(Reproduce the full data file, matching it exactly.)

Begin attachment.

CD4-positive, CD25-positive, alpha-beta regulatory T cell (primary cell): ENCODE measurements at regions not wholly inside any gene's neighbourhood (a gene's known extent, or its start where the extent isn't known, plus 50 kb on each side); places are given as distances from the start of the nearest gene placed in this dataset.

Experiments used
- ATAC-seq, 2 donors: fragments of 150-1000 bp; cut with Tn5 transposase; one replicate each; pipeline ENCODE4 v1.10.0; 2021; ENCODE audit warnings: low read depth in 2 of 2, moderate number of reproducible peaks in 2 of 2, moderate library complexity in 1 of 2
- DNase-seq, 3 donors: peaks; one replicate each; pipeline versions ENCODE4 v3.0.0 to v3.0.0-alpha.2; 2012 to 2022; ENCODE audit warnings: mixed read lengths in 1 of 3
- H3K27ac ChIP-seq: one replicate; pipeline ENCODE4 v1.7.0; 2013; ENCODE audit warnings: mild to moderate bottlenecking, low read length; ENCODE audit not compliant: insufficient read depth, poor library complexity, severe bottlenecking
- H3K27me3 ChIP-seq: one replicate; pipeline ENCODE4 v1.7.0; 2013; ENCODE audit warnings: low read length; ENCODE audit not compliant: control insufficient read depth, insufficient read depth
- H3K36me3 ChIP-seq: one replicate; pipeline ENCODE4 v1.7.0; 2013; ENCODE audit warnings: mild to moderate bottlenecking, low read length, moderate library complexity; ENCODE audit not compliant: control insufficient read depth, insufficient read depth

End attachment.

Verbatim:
CD4-positive, CD25-positive, alpha-beta regulatory T cell (primary cell): ENCODE measurements at regions not wholly inside any gene's neighbourhood (a gene's known extent, or its start where the extent isn't known, plus 50 kb on each side); places are given as distances from the start of the nearest gene placed in this dataset.

Experiments used
- ATAC-seq, 2 donors: fragments of 150-1000 bp; cut with Tn5 transposase; one replicate each; pipeline ENCODE4 v1.10.0; 2021; ENCODE audit warnings: low read depth in 2 of 2, moderate number of reproducible peaks in 2 of 2, moderate library complexity in 1 of 2
- DNase-seq, 3 donors: peaks; one replicate each; pipeline versions ENCODE4 v3.0.0 to v3.0.0-alpha.2; 2012 to 2022; ENCODE audit warnings: mixed read lengths in 1 of 3
- H3K27ac ChIP-seq: one replicate; pipeline ENCODE4 v1.7.0; 2013; ENCODE audit warnings: mild to moderate bottlenecking, low read length; ENCODE audit not compliant: insufficient read depth, poor library complexity, severe bottlenecking
- H3K27me3 ChIP-seq: one replicate; pipeline ENCODE4 v1.7.0; 2013; ENCODE audit warnings: low read length; ENCODE audit not compliant: control insufficient read depth, insufficient read depth
- H3K36me3 ChIP-seq: one replicate; pipeline ENCODE4 v1.7.0; 2013; ENCODE audit warnings: mild to moderate bottlenecking, low read length, moderate library complexity; ENCODE audit not compliant: control insufficient read depth, insufficient read depth